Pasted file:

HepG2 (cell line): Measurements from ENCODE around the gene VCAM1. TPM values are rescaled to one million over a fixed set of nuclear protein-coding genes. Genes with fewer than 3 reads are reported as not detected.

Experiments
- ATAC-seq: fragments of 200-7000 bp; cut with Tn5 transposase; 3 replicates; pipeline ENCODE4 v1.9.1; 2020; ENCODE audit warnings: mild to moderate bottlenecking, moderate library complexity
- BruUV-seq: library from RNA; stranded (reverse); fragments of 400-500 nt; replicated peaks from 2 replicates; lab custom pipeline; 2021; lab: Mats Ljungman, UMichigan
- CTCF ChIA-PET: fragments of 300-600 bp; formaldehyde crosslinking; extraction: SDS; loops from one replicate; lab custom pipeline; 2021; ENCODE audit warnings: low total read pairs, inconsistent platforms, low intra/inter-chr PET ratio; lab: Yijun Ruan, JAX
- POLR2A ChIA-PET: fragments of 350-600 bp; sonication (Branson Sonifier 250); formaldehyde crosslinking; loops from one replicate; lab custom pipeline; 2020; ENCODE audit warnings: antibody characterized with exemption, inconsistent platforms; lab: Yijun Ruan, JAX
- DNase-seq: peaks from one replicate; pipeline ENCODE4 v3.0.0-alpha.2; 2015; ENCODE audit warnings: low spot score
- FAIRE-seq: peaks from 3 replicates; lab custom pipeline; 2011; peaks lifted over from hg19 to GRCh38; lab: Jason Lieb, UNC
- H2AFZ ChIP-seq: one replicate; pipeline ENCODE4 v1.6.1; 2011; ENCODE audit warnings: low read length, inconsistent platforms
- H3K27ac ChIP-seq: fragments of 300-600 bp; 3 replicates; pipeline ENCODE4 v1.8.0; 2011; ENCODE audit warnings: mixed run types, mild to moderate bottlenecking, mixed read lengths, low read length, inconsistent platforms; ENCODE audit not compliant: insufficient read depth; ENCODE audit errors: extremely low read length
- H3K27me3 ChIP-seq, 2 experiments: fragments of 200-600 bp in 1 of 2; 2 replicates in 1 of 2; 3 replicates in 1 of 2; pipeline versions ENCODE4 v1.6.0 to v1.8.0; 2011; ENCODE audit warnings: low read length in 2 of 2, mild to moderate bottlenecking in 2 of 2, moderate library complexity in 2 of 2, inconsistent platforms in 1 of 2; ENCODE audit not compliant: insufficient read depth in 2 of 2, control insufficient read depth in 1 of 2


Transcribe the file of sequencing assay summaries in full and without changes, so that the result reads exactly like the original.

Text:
HepG2 (cell line): Measurements from ENCODE around the gene VCAM1. TPM values are rescaled to one million over a fixed set of nuclear protein-coding genes. Genes with fewer than 3 reads are reported as not detected.

Experiments
- ATAC-seq: fragments of 200-7000 bp; cut with Tn5 transposase; 3 replicates; pipeline ENCODE4 v1.9.1; 2020; ENCODE audit warnings: mild to moderate bottlenecking, moderate library complexity
- BruUV-seq: library from RNA; stranded (reverse); fragments of 400-500 nt; replicated peaks from 2 replicates; lab custom pipeline; 2021; lab: Mats Ljungman, UMichigan
- CTCF ChIA-PET: fragments of 300-600 bp; formaldehyde crosslinking; extraction: SDS; loops from one replicate; lab custom pipeline; 2021; ENCODE audit warnings: low total read pairs, inconsistent platforms, low intra/inter-chr PET ratio; lab: Yijun Ruan, JAX
- POLR2A ChIA-PET: fragments of 350-600 bp; sonication (Branson Sonifier 250); formaldehyde crosslinking; loops from one replicate; lab custom pipeline; 2020; ENCODE audit warnings: antibody characterized with exemption, inconsistent platforms; lab: Yijun Ruan, JAX
- DNase-seq: peaks from one replicate; pipeline ENCODE4 v3.0.0-alpha.2; 2015; ENCODE audit warnings: low spot score
- FAIRE-seq: peaks from 3 replicates; lab custom pipeline; 2011; peaks lifted over from hg19 to GRCh38; lab: Jason Lieb, UNC
- H2AFZ ChIP-seq: one replicate; pipeline ENCODE4 v1.6.1; 2011; ENCODE audit warnings: low read length, inconsistent platforms
- H3K27ac ChIP-seq: fragments of 300-600 bp; 3 replicates; pipeline ENCODE4 v1.8.0; 2011; ENCODE audit warnings: mixed run types, mild to moderate bottlenecking, mixed read lengths, low read length, inconsistent platforms; ENCODE audit not compliant: insufficient read depth; ENCODE audit errors: extremely low read length
- H3K27me3 ChIP-seq, 2 experiments: fragments of 200-600 bp in 1 of 2; 2 replicates in 1 of 2; 3 replicates in 1 of 2; pipeline versions ENCODE4 v1.6.0 to v1.8.0; 2011; ENCODE audit warnings: low read length in 2 of 2, mild to moderate bottlenecking in 2 of 2, moderate library complexity in 2 of 2, inconsistent platforms in 1 of 2; ENCODE audit not compliant: insufficient read depth in 2 of 2, control insufficient read depth in 1 of 2